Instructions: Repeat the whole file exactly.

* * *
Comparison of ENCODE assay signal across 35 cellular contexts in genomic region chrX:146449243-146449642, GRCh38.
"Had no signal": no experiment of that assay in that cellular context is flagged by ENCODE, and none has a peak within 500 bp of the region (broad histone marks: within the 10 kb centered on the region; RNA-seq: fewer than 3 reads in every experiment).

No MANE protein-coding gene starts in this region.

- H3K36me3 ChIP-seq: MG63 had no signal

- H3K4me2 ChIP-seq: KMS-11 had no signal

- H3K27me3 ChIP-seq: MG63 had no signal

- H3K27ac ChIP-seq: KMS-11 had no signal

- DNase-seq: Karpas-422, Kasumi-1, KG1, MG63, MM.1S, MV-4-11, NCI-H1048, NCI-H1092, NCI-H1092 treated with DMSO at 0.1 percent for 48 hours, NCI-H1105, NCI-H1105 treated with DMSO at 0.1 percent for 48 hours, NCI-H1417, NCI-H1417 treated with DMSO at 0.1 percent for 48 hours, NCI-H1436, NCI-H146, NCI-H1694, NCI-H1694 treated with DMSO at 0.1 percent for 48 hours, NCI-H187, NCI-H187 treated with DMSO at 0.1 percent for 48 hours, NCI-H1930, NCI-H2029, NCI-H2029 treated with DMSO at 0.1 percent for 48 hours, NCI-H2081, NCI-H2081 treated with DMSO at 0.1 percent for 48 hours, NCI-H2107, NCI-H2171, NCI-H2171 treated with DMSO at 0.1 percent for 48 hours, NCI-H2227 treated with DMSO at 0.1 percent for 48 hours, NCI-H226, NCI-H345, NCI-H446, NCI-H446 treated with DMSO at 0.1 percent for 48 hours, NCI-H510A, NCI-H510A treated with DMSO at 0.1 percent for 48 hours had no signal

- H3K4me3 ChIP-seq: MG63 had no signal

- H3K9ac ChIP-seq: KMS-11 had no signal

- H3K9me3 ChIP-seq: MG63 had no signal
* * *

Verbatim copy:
Comparison of ENCODE assay signal across 35 cellular contexts in genomic region chrX:146449243-146449642, GRCh38.
"Had no signal": no experiment of that assay in that cellular context is flagged by ENCODE, and none has a peak within 500 bp of the region (broad histone marks: within the 10 kb centered on the region; RNA-seq: fewer than 3 reads in every experiment).

No MANE protein-coding gene starts in this region.

- H3K36me3 ChIP-seq: MG63 had no signal

- H3K4me2 ChIP-seq: KMS-11 had no signal

- H3K27me3 ChIP-seq: MG63 had no signal

- H3K27ac ChIP-seq: KMS-11 had no signal

- DNase-seq: Karpas-422, Kasumi-1, KG1, MG63, MM.1S, MV-4-11, NCI-H1048, NCI-H1092, NCI-H1092 treated with DMSO at 0.1 percent for 48 hours, NCI-H1105, NCI-H1105 treated with DMSO at 0.1 percent for 48 hours, NCI-H1417, NCI-H1417 treated with DMSO at 0.1 percent for 48 hours, NCI-H1436, NCI-H146, NCI-H1694, NCI-H1694 treated with DMSO at 0.1 percent for 48 hours, NCI-H187, NCI-H187 treated with DMSO at 0.1 percent for 48 hours, NCI-H1930, NCI-H2029, NCI-H2029 treated with DMSO at 0.1 percent for 48 hours, NCI-H2081, NCI-H2081 treated with DMSO at 0.1 percent for 48 hours, NCI-H2107, NCI-H2171, NCI-H2171 treated with DMSO at 0.1 percent for 48 hours, NCI-H2227 treated with DMSO at 0.1 percent for 48 hours, NCI-H226, NCI-H345, NCI-H446, NCI-H446 treated with DMSO at 0.1 percent for 48 hours, NCI-H510A, NCI-H510A treated with DMSO at 0.1 percent for 48 hours had no signal

- H3K4me3 ChIP-seq: MG63 had no signal

- H3K9ac ChIP-seq: KMS-11 had no signal

- H3K9me3 ChIP-seq: MG63 had no signal